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"What did the students drink?"

Translation:¿Qué bebieron los estudiantes?

5 years ago

21 Comments


https://www.duolingo.com/tomgannon1

Is word order important here? I had ?Qué los estudiantes bebieron?

5 years ago

https://www.duolingo.com/rspreng

yep -- I think you asked "What students drank?"

5 years ago

https://www.duolingo.com/duolearner12345

Could you explain why it's ordered this way here?

5 years ago

https://www.duolingo.com/brawny15
brawny15
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To explain this a bit more, as a statement, both forms are grammatically correct in spanish, however, for interrogatives(questions) it is verb-->subject.

4 years ago

https://www.duolingo.com/DeanG6
DeanG6
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Yes. In questions the subject often comes after the verb. Another example: "¿Cómo estás tú?"

3 years ago

https://www.duolingo.com/JakeLanzarote

This implies the same, it's finished in the past just like the word 'drank'

11 months ago

https://www.duolingo.com/iyad.elbag

Why not "cuál"?

3 years ago

https://www.duolingo.com/dpash
dpash
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That would be 'which', which is used when the options are limited. The students could have drunk anything, so 'what' and therefore 'qué' is the appropriate question.

3 years ago

https://www.duolingo.com/levelledout

I think it is because "cuál" is used where the question relates to a limited number of selections. Here, the answer could be any drink (even though the answer is limited to drinks) so we use "que".

Of course that means that "que" means "what" in this instance and "cuál" would be used for "which". However that's not always the case, for instance "¿Cuál es tu nombre?" translates to "What is your name?".

2 years ago

https://www.duolingo.com/arissston
arissston
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I typed "the beer" and marked wrong! What happened with students?)))

3 years ago

https://www.duolingo.com/DeanG6
DeanG6
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They have wimpified. They probably drink umbrella drinks now.

3 years ago

https://www.duolingo.com/WarriorGwilym

no what have the students come to

1 year ago

https://www.duolingo.com/WarriorGwilym

duolingo doesn't like a pint then

1 year ago

https://www.duolingo.com/CherylWagner

I typed in 'lo que hicieron los estudiantes beben' and got it wrong. Interestingly, if you ask Google to do a spanish to english translation of 'what did the students drink' - what i typed is exactly what google responds.

So are Google and I both wrong? Or should I report this?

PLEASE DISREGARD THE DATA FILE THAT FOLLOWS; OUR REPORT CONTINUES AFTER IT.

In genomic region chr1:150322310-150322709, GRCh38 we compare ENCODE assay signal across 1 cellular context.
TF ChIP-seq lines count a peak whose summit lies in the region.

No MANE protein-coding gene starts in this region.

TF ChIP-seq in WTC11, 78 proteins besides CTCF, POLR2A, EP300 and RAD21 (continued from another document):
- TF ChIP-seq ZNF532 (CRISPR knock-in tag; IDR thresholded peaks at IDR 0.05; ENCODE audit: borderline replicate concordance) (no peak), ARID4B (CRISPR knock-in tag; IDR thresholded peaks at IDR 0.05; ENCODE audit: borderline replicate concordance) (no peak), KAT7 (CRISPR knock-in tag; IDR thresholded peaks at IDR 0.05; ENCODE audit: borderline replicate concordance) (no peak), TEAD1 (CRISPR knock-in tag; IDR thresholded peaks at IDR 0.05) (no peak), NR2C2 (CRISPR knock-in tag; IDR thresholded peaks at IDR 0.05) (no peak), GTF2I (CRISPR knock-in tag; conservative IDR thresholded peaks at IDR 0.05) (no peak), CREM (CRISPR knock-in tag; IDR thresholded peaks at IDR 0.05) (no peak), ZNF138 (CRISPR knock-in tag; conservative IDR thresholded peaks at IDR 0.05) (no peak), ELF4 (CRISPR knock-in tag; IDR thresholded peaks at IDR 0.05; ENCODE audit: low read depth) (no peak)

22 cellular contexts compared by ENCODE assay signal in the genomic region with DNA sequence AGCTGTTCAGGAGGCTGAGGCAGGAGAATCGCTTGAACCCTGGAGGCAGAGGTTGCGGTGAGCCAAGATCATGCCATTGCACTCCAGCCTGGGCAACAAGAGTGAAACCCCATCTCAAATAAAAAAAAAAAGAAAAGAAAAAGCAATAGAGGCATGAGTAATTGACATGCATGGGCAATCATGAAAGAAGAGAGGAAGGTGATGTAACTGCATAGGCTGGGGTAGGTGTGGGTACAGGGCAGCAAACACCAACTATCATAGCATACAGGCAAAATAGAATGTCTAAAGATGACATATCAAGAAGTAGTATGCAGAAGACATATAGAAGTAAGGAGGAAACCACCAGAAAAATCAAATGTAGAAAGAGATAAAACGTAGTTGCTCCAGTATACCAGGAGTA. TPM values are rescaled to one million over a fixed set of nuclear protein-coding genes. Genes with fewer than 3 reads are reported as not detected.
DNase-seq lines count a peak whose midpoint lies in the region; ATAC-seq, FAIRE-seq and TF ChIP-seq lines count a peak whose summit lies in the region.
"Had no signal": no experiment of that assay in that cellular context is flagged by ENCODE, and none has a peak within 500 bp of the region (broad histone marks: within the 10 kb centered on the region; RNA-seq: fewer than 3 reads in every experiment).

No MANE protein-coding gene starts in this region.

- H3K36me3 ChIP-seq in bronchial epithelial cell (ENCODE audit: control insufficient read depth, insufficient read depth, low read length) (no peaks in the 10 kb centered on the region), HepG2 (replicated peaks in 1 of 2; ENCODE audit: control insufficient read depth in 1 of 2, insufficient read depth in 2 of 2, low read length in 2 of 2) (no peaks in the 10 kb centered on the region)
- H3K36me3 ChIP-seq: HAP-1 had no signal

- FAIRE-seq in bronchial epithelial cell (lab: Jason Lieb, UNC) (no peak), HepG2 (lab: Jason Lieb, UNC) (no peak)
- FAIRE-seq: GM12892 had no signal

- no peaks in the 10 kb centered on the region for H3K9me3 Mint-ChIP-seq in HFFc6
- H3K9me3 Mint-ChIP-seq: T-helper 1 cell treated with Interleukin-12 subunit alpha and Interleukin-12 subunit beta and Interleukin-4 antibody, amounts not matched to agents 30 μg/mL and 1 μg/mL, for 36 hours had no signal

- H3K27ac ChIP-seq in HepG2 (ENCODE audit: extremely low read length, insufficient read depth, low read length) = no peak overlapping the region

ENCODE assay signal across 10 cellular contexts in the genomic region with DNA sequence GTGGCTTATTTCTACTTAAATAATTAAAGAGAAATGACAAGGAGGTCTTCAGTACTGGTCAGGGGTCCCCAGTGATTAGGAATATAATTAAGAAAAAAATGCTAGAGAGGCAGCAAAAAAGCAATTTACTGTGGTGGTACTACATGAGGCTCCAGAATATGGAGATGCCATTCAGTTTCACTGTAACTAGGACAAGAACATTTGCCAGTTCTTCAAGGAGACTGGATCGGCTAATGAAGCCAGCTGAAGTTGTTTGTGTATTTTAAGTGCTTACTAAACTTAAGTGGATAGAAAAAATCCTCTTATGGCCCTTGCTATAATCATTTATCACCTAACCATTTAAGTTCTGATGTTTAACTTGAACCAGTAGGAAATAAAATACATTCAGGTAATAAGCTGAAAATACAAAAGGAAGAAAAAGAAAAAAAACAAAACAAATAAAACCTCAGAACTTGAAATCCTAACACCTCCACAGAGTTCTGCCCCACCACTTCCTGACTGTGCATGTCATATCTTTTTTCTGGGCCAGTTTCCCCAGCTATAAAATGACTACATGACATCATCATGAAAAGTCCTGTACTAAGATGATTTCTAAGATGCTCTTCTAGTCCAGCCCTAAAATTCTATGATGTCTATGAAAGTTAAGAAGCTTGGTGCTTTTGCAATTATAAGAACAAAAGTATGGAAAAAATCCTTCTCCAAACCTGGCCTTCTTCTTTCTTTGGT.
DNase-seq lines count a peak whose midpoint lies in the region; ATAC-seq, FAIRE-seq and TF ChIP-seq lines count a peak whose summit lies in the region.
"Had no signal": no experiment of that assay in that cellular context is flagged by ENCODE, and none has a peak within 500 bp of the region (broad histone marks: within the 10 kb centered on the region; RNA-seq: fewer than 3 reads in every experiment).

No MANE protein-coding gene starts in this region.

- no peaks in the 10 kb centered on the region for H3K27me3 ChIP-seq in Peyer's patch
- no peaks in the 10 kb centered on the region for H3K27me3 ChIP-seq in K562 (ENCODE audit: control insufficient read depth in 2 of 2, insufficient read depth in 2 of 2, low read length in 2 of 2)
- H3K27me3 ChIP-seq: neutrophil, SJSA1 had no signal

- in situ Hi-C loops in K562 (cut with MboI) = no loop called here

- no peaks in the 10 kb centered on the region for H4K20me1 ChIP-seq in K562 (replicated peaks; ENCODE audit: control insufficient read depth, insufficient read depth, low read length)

3 years ago

https://www.duolingo.com/WarriorGwilym

well google translate isn't reliable so I would say ( no offence) you might be wrong

1 year ago

https://www.duolingo.com/brawny15
brawny15
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You need to put the question mark to have any hope of an accurate translation from google in this case. Otherwise,it's not a sentence. Even then, I doubt it would give any kind of accurate translation.

So, yea, both you and google are wrong.

3 years ago

https://www.duolingo.com/CherylWagner

So Google is not to be trusted, eh? :) Thanks for your help!!

3 years ago

https://www.duolingo.com/dpash
dpash
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That would be a very literal translation involving the auxiliary verb 'did' which isn't needed in Spanish.

3 years ago

https://www.duolingo.com/lucky101man

Bebían vs. Bebieron...OK. I think this sentence might finally clear up my confusion as to why these two can sometimes be interchangeable. (Imperfect vs. Preterite is what you'd call it if you knew what you were talking about). What did the students drink when they were in kindergarten? Bebían jugo o leche. What did students drink last night at the pub. Bebieron cerveza y licor. So I suppose in english we can just say "They drank..." to talk about either situation. "As children they drank..." or "Last night they drank..." But the spanish language makes a stronger distinction. More like -"As children they used to drink..." Bebían Vs. "Last night they drank..." bebieron. Anyway both bebían an bebieron are accepted and that's my take on why.

3 years ago

https://www.duolingo.com/brawny15
brawny15
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You're pretty close. Imperfect implies a certain "progressiveness" about the action. Preterite implies a very definitive beginning and end to the action.

As you said, the sentence about kindergarten, that implies a certain vague sense of "this happened many times". As such, the imperfect is used. With the pub example, it's a very definitive beginning and end.

Honestly in this sentence, without context, both past forms could be accepted(though I would lean in favor of preterite). The rules surrounding impefect vs preterite are sometimes not as hard and fast as one would like. It's a distinction that one very much develops in the course of using the language and interacting with those who understand the distinction subconsciously, i.e., native speakers.

3 years ago

https://www.duolingo.com/lucky101man

Great! Even clearer now, thanks.

3 years ago